“In depth knowledge of evolving web technology and trends, and how to apply it to the business.” Unless this is a pure techy job, the Ecommerce Director probably will report up through marketing. Marketing is all about driving the business, so while knowledge of technology is essential, an Ecommerce Director needs to have business acumen. Including a few words in the Ecommerce Director job description that talks about leveraging ecommerce technology to grow the business is good. It will help ensure that you probe for that during candidate interviews.
“Ability to interpret web analytics to translate customer insights into successful marketing programs.” Very concise and extremely well stated. Translation: We are looking for new and compelling ways to engage with our customers, and analyzing and interpreting customer data is key.
“Ability to work on a cross-functional team consisting of Marketing, Creative Design, Customer Service, Sales and IT.” I like how they avoided the usual, “must be able to work in a highly collaborative environment,” and went with something more descriptive. What this does is reveal the true impact of the role across the organization.
“Smart, adept and conversant in communicating strategy and tactical updates to stakeholders.” Again, this is a very concise way of stating the importance of intelligence, being highly skilled at your craft, and the ability to communicate effectively with anyone whose work will intersect with that of the new ecommerce leader.
My biggest beef with some of the ecommerce leadership job descriptions I see is that employers sometimes get too carried away when they list requirements. I remember one Ecommerce Director job description I saw once that required proficiency in more than 30 different ecommerce platforms and programming languages! Just remember that when you write a job description for hiring an ecommerce leader, try to devote less space to how an employee should spend his or her time and more of it addressing performance outcomes. In fact, when I prep candidates for interviews, I always suggest that they ask the hiring manager this question: “What are the 3-5 key things this person needs to accomplish in order to be successful in this job?”
The best ecommerce leadership job descriptions will already answer that question.
Avoiding a Bad Outcome When Hiring Ecommerce Leaders
Spending time on-site with hiring managers and human resources allows me, among many other things, to fully understand why digital marketing and ecommerce recruitment decisions go sideways. In those situations, the stakes are high: Replacement searches are costly, and everyone knows that the next time around, they absolutely must get it right. What’s interesting is that the reasons for mis-hires are pretty consistent. I have found that ecommerce hiring mistakes tend to boil down to these two common issues:
I want someone who doesn’t work in a silo. While being a lone ranger is great if you’re a cross country runner, it can be highly destructive in the world of online sales and marketing. Just this year, I have conducted two searches specifically to replace digital marketing and ecommerce leaders who were negatively impacting efficiencies and morale because of tendencies to work in total isolation or to throw up interdepartmental barriers. In one situation, the incumbent declared that he thought staff meetings were a waste of his time, choosing instead to communicate through emails, texts and phone calls even though everyone was physically located in the same building, some even on the same floor. Perhaps he came from an organization where leaders lacked a unified vision, or where departments operated to the beat of their own drums rather than towards a common goal. Perhaps it was due to lack of training or even immaturity. Whatever the root cause, hiring a digital marketing or ecommerce specialist who avoids information-sharing and collaboration is like taking a razor blade and stabbing at a tightly wound ball of rubber bands.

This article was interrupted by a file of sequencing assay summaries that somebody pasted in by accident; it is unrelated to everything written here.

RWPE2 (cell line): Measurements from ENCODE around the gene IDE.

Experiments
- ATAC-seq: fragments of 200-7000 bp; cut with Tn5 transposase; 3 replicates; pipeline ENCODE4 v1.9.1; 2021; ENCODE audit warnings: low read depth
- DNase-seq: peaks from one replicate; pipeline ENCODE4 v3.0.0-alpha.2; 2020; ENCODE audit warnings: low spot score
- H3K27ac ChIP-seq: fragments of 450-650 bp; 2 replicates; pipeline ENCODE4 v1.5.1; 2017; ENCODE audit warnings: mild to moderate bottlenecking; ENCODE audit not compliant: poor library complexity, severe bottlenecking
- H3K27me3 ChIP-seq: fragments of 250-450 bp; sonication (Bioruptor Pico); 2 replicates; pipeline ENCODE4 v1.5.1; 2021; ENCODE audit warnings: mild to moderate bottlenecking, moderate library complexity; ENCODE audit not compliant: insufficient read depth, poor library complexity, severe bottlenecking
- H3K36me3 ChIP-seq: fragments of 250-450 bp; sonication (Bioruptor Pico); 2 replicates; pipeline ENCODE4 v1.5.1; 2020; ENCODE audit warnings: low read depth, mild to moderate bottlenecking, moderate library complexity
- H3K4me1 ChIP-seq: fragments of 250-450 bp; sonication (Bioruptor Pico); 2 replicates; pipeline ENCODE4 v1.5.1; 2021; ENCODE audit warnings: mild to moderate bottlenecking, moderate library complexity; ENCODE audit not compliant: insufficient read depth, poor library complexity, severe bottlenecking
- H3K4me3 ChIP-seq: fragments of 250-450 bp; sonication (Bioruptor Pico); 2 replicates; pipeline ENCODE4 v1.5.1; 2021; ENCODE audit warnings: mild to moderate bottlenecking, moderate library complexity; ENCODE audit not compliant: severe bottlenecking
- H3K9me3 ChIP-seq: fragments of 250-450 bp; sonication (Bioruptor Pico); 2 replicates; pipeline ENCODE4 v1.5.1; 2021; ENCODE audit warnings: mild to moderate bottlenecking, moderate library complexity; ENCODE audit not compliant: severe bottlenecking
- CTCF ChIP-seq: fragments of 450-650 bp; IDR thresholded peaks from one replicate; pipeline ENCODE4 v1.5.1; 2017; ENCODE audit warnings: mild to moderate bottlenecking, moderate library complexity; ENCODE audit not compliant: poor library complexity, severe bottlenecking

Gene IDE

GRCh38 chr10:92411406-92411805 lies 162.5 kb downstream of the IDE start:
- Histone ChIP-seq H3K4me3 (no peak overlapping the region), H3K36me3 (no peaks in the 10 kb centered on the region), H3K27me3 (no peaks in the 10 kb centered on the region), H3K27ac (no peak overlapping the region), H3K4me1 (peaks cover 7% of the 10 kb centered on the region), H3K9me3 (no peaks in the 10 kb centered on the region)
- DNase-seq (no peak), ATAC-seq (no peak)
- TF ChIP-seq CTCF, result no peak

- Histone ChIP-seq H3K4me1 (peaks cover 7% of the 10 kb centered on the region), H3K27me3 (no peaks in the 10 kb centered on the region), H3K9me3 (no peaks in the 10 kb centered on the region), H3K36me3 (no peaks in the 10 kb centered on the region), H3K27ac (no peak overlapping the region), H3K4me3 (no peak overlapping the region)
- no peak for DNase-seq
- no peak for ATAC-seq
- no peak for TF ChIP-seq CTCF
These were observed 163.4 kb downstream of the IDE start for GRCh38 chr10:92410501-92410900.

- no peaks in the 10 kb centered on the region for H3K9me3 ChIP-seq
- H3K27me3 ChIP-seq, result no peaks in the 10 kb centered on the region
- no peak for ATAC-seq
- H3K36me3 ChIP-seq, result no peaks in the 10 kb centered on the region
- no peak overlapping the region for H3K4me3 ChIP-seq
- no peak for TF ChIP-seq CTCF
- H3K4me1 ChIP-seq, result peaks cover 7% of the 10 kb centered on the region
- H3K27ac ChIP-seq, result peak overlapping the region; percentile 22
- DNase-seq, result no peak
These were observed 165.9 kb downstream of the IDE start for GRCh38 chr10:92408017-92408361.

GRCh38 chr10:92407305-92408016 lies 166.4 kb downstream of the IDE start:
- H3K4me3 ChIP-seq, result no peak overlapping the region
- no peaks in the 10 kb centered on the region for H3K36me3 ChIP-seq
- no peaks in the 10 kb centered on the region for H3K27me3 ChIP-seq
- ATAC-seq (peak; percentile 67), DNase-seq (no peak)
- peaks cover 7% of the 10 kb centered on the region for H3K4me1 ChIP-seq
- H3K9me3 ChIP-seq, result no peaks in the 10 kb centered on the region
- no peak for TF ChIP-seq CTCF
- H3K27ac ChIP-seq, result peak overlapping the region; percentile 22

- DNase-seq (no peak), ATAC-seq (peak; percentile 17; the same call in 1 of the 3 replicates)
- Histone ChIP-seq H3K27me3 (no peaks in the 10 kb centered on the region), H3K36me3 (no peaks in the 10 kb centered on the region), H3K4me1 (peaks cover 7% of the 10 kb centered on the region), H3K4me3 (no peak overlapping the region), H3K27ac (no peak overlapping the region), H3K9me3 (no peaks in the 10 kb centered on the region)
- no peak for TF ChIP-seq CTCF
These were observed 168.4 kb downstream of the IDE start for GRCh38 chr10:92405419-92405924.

I want a stronger leader. We probably all know someone who was very intelligent and highly skilled who was promoted into an ecommerce leaders position, only to fail at the job. By the same token, each of us can probably think of someone who had average intellectual ability and average technical skills, but went on to become a very successful leader. Clearly, the personal styles of leaders can vary widely, but in my meetings with clients who are conducting replacement searches for leadership roles, they explain that the shortfall almost always has to do with emotional intelligence, and for digital marketers and ecommerce leaders, I’m going to put motivation, empathy and social skills right at the top. That’s because employers tell me they want leaders who are expert at building and retaining talent, and the fact is, many online businesses have grown from the inside out. Employees who started with the company 10 years ago working in the warehouse are now in positions of accountability over people and budgets. Even with maturity, some people need on-going training to enhance their emotional intelligence. As someone who has placed literally hundreds of leaders during the course of my recruiting career, I can guarantee you this: The higher your emotional intelligence IQ, the better the leader you will become.
Jerry Bernhart, Principal of Bernhart Associates Executive Search, LLC, is one of the nation’s preeminent executive recruiters in ecommerce, digital and omnichannel marketing. Jerry has been recruiting and placing marketing professionals for more than 33 years. With more than 200 published articles on his blog and LinkedIn profile, and widely quoted by leading business publishers including Bloomberg, AdAge, AdWeek, DigitalCommerce 360 and Target Marketing, Jerry is the “voice” of best practices in the recruitment and hiring of ecommerce leaders and digital marketing professionals. Jerry is also the author of the critically acclaimed book, “Careers in Ecommerce and Digital Marketing,” on Amazon, and participates in many leading digital marketing and ecommerce conferences and webinars. He is also a vetted member of the Clarity.fm faculty of experts, specializing in the fields of digital commerce. Check out Jerry’s other insights on the Thought Leadership section of the Bernhart Associates website.